Global Workgroups

It takes both tools and processes for developers to collaborate long-distance

It's great being able to draw upon your best programmers from throughout the world. SimSci-Esscor, the industrial process simulation and control unit of Invensys PLC, will assign personnel from any of its offices to assemble the right team.

"Our development projects operate in a virtual mode and [gather] people from multiple sites based on project needs," says Joe Ayers, director of development services at SimSci-Esscor in Lake Forest, Calif. "It is common for projects to utilize developers from three different time zones in a 'follow the sun' development mode."

The approach allows Invensys to find the right talent for the project, and work is done in an efficient way. But managing those far-flung developers can be a nightmare.

"Invensys had brought together multiple companies with different cultures and processes," Ayers explains. "Some of the issues we have had to address include duplication of source code, multiple tools and processes in use, and limited network connectivity and reliability."

To tackle these issues, Invensys created a virtual development infrastructure for 135 developers in five locations. To facilitate communication, it incorporated desktop-sharing tools, instant messaging, conference calling and voice-over-IP technology.

For working on the code itself, the company deployed three products from Telelogic AB in Malmo, Sweden: Synergy/CM for controlling project-configuration items, Synergy/Change for controlling change requests, and Synergy/Distributed CM for synchronizing change requests and source code between databases at multiple sites. It also implemented a wide-area file-sharing system from Availl Inc. in Andover, Mass., for other documents.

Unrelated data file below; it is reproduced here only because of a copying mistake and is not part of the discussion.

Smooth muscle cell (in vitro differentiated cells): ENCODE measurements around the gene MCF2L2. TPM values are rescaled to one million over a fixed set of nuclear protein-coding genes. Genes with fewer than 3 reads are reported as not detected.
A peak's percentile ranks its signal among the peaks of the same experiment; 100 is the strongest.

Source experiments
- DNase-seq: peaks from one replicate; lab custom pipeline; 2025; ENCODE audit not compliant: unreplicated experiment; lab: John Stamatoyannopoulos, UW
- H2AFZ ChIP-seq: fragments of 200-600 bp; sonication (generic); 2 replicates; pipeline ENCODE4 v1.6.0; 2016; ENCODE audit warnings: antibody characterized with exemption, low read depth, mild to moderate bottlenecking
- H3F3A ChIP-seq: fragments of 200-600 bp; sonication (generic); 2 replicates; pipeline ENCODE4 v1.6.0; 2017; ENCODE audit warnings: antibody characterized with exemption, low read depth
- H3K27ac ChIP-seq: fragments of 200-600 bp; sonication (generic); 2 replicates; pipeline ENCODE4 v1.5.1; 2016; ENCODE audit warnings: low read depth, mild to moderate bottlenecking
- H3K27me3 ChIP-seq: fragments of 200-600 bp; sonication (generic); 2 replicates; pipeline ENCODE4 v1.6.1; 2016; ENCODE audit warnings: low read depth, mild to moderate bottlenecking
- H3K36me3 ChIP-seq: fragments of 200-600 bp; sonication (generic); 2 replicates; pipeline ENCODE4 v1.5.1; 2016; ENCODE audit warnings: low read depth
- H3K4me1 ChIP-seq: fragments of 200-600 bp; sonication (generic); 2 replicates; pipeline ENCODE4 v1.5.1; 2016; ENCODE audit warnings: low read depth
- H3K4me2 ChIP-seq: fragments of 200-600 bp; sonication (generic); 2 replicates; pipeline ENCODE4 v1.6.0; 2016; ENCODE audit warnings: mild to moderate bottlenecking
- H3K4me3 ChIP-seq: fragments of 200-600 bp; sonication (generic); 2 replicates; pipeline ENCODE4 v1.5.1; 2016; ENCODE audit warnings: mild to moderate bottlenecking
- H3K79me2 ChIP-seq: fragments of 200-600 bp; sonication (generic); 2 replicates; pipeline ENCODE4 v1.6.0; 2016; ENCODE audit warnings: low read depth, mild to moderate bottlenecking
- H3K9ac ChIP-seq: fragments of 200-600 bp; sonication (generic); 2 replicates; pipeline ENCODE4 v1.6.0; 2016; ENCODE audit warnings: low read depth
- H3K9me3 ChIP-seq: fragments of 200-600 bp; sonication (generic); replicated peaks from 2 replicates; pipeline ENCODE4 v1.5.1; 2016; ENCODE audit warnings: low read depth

"With this development structure, we have the ability to add or remove changes to software builds at the last minute, with no project-delivery slips attributed to distributed development complexity over the last year," says Ayers. "We've been able to lower project start-up time and project costs."

Experts say managing distributed development teams requires a mix of processes and tools. "Rarely is it a problem with the technology, though that used to be a major hurdle in the past," says Dale Karolak, vice president of product development at Intier Automotive Inc. in Novi, Mich., and author of Global Software Development: Managing Virtual Teams and Environments (Wiley-IEEE Computer Society Press, 1998). "Most problems now are with communications, documentation and alignment." Intier is a subsidiary of Magna International Inc.

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